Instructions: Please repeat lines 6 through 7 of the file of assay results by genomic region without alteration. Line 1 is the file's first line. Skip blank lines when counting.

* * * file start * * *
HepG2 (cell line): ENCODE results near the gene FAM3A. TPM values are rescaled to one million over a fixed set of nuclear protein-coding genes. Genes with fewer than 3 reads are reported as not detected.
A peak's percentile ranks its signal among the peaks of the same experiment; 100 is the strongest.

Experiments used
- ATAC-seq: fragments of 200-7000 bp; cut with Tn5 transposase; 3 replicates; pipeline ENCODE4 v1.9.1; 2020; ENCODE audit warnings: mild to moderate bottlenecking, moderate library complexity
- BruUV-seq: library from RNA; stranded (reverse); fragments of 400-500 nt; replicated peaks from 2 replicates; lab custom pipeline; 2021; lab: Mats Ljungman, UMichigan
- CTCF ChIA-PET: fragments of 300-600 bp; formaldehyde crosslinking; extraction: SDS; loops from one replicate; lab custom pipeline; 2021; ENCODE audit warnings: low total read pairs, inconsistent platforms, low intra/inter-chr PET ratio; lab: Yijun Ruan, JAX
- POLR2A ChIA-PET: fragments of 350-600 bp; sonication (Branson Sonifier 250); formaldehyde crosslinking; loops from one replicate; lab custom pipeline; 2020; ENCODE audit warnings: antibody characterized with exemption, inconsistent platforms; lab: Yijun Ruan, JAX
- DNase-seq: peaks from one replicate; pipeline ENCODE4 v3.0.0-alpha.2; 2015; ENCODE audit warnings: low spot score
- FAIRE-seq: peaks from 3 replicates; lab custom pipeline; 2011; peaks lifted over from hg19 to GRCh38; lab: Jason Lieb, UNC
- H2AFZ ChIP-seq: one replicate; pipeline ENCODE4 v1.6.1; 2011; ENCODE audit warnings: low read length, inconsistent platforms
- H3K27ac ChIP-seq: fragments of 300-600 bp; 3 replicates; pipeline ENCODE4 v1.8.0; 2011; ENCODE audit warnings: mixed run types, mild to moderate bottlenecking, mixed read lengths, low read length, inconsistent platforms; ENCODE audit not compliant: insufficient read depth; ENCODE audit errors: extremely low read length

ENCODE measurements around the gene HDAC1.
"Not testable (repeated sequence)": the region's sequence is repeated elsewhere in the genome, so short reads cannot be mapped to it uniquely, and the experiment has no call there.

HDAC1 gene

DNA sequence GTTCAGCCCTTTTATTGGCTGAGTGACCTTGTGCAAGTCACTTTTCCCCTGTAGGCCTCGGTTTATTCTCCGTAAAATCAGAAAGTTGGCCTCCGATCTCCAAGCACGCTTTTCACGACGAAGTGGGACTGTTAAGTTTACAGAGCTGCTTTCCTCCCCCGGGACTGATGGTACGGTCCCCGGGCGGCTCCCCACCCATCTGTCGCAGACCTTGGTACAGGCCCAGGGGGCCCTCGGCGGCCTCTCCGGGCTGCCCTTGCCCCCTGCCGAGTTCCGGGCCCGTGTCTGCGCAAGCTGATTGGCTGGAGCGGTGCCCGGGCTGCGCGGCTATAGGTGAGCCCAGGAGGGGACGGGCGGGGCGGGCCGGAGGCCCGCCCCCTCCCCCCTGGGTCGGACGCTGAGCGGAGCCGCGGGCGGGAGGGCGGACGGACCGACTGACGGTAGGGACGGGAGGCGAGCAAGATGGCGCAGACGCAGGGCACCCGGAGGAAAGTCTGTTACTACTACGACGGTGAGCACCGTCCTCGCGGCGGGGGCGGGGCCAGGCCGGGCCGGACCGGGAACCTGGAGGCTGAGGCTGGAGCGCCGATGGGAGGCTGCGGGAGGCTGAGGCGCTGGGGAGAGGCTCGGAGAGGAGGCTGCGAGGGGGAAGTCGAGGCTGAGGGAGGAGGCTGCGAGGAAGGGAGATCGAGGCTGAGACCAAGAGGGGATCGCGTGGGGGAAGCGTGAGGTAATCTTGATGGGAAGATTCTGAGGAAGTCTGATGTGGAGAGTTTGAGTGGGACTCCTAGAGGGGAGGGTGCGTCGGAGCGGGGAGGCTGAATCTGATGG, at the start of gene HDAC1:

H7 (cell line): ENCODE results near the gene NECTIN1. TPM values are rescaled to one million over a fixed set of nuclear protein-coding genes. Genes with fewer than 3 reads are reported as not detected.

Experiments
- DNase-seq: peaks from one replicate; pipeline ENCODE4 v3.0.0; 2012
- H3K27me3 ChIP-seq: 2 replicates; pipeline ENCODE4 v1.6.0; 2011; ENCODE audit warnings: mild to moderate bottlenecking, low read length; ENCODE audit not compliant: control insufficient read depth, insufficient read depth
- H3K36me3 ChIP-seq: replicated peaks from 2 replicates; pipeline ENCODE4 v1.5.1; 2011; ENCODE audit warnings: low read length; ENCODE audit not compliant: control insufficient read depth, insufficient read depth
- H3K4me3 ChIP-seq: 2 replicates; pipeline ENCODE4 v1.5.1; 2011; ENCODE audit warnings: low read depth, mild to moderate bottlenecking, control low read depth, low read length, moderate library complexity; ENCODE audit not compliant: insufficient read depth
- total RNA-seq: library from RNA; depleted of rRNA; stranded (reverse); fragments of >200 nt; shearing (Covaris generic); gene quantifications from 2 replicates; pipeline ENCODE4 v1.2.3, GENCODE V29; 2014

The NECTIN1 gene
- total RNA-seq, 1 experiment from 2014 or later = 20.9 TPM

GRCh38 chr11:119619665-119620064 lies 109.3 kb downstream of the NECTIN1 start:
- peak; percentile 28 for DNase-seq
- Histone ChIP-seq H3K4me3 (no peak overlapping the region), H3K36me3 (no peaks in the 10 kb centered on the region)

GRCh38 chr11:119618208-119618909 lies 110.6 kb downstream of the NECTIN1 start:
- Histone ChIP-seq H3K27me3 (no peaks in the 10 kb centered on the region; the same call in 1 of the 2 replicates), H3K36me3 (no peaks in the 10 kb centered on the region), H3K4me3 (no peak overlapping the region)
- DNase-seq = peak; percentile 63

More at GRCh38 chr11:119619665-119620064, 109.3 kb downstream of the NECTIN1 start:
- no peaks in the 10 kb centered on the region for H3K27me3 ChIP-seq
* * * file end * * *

- CTCF ChIA-PET: fragments of 300-600 bp; formaldehyde crosslinking; extraction: SDS; loops from one replicate; lab custom pipeline; 2021; ENCODE audit warnings: low total read pairs, inconsistent platforms, low intra/inter-chr PET ratio; lab: Yijun Ruan, JAX
- POLR2A ChIA-PET: fragments of 350-600 bp; sonication (Branson Sonifier 250); formaldehyde crosslinking; loops from one replicate; lab custom pipeline; 2020; ENCODE audit warnings: antibody characterized with exemption, inconsistent platforms; lab: Yijun Ruan, JAX